Ash vs. Evil Dead’ is an entertaining continuation

Bruce Campbell and Dana DeLorenzo fight the undead.

Three and a half stars

Ash Vs. Evil Dead Saturdays, 9 p.m., Starz.

Fans of Sam Raimi’s Evil Dead movies who were disappointed in director Fede Alvarez’s excessively gory but largely humorless 2013 remake will likely be pleased by the new Starz series Ash vs. Evil Dead, which brings back original series star Bruce Campbell along with Raimi himself, for a continuation of the story from Raimi’s films. Non-fans might be a little confused by the show’s first episode, which picks right up with hero Ash (Campbell), living in a Michigan trailer park and still haunted by the events of the movies (although third movie Army of Darkness seems to have been excised from continuity) nearly 30 years later.

Ash eventually offers his retail-store co-worker Pablo (Ray Santiago) a brief explanation of his history fighting off demons that possess and kill people (complete with clips from the movies), but mostly the show assumes its audience will already have a strong familiarity with (and affinity for) Ash and his adventures. It’s not a bad assumption to make, and Raimi and Campbell both seem to be having a blast revisiting old territory in the pilot. Ash is still quippy and somewhat dim, but he’s always able to come through with his trusty “boomstick” (aka shotgun) or chainsaw hand when he has to take out one of the demons known as Deadites.

The show offers a cursory justification for the Deadites’ return, but that fits perfectly with the films’ emphasis on jokes and gore over detailed plot mechanics. Thus far, none of the new characters have Ash’s charm, although longtime Raimi collaborator Lucy Lawless makes an intriguing entrance as a mysterious woman who might have ties to the series mythology. Raimi keeps the focus primarily on Ash, and he skillfully combines goofy humor with some nasty horror imagery, making clever use of his TV-level special-effects budget and throwing in several of the movies’ trademark demon-POV shots.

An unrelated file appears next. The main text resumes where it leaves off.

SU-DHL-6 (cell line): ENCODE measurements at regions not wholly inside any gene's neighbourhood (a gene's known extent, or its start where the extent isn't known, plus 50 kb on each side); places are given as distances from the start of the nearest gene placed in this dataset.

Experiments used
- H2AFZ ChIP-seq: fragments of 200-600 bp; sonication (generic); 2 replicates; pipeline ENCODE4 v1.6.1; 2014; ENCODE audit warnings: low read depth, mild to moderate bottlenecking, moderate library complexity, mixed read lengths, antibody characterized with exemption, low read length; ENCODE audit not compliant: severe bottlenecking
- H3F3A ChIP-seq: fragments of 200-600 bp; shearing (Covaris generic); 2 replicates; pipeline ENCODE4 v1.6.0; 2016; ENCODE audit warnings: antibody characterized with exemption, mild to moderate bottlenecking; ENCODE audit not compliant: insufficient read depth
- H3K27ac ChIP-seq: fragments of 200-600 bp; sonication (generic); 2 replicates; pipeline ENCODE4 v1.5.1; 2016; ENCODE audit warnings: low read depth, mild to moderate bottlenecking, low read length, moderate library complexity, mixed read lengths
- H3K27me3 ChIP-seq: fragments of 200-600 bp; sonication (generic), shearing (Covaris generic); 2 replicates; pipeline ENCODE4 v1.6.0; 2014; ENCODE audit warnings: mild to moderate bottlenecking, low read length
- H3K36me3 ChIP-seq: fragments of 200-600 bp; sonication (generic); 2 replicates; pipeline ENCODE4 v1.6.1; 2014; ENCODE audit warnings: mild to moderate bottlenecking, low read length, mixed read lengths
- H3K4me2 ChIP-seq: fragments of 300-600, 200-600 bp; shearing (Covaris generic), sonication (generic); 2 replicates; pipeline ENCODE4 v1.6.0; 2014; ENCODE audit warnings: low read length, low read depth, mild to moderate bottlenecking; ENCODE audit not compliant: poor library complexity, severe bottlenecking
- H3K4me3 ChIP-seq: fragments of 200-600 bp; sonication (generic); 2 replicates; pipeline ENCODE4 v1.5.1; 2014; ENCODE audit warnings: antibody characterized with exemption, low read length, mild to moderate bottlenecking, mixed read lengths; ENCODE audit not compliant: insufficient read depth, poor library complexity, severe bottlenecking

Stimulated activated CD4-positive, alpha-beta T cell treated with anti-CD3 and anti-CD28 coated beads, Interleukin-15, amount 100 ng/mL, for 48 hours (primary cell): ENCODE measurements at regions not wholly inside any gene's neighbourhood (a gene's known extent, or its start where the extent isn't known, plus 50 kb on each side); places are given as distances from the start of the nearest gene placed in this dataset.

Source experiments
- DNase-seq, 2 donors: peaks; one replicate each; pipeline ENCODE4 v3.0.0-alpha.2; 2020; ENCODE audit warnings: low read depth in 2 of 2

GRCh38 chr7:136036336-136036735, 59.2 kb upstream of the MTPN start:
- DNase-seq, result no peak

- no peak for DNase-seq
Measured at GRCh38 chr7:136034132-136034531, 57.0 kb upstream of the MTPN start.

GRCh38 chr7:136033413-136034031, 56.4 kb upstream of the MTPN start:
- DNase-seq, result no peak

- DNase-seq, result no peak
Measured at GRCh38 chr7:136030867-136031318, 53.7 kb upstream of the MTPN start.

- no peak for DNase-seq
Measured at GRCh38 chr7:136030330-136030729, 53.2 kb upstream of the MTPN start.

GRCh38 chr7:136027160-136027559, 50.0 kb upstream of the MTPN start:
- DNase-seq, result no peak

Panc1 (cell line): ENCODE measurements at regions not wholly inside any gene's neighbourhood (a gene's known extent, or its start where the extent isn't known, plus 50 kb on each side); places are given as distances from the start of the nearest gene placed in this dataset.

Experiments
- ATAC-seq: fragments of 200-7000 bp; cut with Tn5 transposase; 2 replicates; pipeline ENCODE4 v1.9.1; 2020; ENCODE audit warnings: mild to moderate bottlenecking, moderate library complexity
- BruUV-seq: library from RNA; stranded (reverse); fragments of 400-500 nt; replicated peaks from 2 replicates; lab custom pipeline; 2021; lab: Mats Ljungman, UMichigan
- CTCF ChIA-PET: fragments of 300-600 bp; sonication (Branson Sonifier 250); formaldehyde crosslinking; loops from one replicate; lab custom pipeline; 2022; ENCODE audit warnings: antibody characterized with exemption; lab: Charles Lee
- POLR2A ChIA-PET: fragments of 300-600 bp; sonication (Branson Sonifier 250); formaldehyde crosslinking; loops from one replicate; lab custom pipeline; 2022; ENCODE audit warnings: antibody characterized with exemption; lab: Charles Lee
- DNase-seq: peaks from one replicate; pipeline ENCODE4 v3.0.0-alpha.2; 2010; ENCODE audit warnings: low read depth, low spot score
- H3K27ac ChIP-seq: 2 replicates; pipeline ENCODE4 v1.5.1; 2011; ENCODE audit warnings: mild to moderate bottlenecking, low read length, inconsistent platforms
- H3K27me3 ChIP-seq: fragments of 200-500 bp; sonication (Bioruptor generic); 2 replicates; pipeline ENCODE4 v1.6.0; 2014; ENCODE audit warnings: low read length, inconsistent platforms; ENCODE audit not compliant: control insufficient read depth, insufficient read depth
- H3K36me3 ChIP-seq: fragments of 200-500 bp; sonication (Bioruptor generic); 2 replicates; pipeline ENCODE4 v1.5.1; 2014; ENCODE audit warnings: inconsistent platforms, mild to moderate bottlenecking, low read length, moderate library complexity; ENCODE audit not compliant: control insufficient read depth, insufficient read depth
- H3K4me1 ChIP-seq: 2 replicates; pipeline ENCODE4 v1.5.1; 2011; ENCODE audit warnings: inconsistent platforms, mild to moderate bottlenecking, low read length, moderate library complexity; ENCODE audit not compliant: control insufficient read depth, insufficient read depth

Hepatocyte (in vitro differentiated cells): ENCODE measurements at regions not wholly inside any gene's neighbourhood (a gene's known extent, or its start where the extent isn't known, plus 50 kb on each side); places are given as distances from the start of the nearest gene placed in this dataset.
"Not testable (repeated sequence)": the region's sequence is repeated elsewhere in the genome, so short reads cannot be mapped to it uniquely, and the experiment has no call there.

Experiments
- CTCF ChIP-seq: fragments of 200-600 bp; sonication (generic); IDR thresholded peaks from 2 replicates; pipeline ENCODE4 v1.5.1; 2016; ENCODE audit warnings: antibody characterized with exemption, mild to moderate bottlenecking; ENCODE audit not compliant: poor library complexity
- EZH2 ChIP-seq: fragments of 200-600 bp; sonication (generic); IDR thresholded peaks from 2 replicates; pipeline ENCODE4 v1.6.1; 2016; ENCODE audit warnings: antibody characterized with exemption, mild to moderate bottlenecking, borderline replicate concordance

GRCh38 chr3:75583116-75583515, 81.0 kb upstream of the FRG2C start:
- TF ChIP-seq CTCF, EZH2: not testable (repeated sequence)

Raimi isn’t on board to direct any episodes beyond the pilot, though, and it’s not clear how this fundamentally insubstantial story will carry an entire 10-episode season. The first episode runs 40 minutes, while subsequent installments are set to run only 30, indicating that Starz considers the series primarily a comedy. Campbell certainly has the wit and charisma to make Ash a welcome weekly TV presence, but without Raimi, he might have to carry the show on his own. For now, at least, he seems to be up to the task.

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